Data Availability

All datasets generated for this study are included in the manuscript.

Author Contributions

DF and VD wrote the paper. MF, IM and BR contributed to supervise parts of the paper. GM designed and drafted the paper.

Conflict of Interest Statement

GM has filed a patent related to the treatment of IBD with Smad7 antisense oligonucleotides.The remaining authors declare that the research was conducted in the absence of any commercial or financial relationships that could be construed as a potential conflict of interest.

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Keywords: inflammatory bowel disease, ulcerative colitis, Crohn’s disease, antisense oligonucleotide, RNA interference

Citation: Di Fusco D, Dinallo V, Marafini I, Figliuzzi MM, Romano B and Monteleone G (2019) Antisense Oligonucleotide: Basic Concepts and Therapeutic Application in Inflammatory Bowel Disease. Front. Pharmacol. 10:305. doi: 10.3389/fphar.2019.00305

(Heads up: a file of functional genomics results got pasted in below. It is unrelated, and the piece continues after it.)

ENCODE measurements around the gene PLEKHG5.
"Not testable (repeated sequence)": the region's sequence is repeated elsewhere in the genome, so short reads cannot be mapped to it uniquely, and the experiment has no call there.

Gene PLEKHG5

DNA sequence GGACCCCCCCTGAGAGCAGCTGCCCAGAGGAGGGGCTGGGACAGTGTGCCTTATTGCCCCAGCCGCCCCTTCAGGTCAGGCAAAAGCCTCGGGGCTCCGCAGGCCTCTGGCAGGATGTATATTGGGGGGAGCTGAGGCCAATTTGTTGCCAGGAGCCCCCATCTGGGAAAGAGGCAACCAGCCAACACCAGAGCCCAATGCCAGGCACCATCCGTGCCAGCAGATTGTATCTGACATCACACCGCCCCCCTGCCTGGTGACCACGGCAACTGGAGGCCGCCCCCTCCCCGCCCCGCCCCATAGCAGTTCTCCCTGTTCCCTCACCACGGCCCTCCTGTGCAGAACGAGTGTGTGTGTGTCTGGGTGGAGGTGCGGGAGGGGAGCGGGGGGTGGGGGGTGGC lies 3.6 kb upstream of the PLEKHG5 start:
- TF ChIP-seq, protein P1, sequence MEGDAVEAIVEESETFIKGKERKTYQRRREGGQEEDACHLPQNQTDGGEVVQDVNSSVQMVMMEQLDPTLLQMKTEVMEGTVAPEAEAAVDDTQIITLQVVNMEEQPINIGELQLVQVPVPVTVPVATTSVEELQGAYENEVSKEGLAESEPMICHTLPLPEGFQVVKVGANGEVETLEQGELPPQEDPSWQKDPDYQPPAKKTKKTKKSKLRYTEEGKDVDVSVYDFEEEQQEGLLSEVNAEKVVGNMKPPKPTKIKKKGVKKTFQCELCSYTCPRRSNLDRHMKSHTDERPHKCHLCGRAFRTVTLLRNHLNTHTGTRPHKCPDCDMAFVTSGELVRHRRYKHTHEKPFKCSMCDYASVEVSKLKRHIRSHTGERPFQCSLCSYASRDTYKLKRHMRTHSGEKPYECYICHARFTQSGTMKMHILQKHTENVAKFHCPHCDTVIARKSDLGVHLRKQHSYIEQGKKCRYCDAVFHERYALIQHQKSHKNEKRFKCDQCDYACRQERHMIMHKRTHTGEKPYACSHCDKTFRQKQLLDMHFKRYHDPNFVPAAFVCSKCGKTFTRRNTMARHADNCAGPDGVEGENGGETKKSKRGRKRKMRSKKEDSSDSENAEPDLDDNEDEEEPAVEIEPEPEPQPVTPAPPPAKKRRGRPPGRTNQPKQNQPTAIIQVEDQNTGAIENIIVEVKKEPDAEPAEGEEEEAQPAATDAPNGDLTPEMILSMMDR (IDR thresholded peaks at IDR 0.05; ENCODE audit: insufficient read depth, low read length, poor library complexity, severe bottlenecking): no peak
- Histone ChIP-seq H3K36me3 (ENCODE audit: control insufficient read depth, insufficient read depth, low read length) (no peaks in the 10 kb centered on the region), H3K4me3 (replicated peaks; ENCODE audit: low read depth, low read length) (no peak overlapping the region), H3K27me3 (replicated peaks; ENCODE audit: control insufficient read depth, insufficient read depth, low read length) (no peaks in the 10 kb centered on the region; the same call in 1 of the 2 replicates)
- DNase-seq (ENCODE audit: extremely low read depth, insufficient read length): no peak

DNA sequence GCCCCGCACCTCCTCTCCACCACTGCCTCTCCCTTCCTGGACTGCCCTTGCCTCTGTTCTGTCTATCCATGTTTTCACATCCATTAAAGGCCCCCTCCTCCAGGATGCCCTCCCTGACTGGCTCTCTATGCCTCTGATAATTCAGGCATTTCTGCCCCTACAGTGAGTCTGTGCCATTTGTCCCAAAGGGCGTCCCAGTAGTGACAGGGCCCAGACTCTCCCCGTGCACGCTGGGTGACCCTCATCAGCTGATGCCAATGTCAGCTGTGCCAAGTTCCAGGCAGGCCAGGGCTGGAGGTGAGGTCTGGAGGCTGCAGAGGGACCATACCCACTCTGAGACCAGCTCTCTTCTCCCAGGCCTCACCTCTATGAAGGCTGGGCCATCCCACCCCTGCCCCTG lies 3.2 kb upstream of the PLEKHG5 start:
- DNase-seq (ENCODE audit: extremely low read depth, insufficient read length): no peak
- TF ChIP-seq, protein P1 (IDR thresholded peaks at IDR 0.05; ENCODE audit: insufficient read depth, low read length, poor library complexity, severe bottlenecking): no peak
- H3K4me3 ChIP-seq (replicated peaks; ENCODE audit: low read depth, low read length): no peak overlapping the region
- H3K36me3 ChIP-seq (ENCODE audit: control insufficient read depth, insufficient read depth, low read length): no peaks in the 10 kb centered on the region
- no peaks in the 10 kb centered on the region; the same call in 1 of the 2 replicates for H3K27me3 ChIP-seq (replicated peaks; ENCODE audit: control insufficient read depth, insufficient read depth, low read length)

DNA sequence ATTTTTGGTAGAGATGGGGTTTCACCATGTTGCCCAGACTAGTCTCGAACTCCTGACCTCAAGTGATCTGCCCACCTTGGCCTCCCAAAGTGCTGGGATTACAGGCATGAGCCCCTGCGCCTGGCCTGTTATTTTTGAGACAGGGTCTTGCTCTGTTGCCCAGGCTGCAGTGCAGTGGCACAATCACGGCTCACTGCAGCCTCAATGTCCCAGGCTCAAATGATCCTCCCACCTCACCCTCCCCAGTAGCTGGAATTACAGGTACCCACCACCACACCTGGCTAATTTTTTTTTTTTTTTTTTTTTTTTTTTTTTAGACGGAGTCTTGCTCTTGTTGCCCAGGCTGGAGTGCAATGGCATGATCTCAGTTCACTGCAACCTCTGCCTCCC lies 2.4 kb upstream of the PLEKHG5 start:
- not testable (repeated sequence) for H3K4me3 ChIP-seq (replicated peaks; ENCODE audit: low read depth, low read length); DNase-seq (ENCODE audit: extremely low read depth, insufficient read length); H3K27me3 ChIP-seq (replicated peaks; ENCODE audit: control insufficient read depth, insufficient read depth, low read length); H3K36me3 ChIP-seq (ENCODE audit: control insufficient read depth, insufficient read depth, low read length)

Received: 03 December 2018; Accepted: 12 March 2019;
Published: 29 March 2019.

Edited by:

Ruixin Zhu, Tongji University, China

Reviewed by:

Zhanju Liu, Tongji University, China
Jose A. Uranga, Universidad Rey Juan Carlos, Spain
Anthony C. Johnson, Oklahoma City VA Health Care System, United States
Oksana Zayachkivska, Danylo Halytsky Lviv National Medical University, Ukraine

Copyright © 2019 Di Fusco, Dinallo, Marafini, Figliuzzi, Romano and Monteleone. This is an open-access article distributed under the terms of the Creative Commons Attribution License (CC BY). The use, distribution or reproduction in other forums is permitted, provided the original author(s) and the copyright owner(s) are credited and that the original publication in this journal is cited, in accordance with accepted academic practice. No use, distribution or reproduction is permitted which does not comply with these terms.

*Correspondence: Davide Di Fusco, davidedifusco@gmail.com

These authors have contributed equally to this work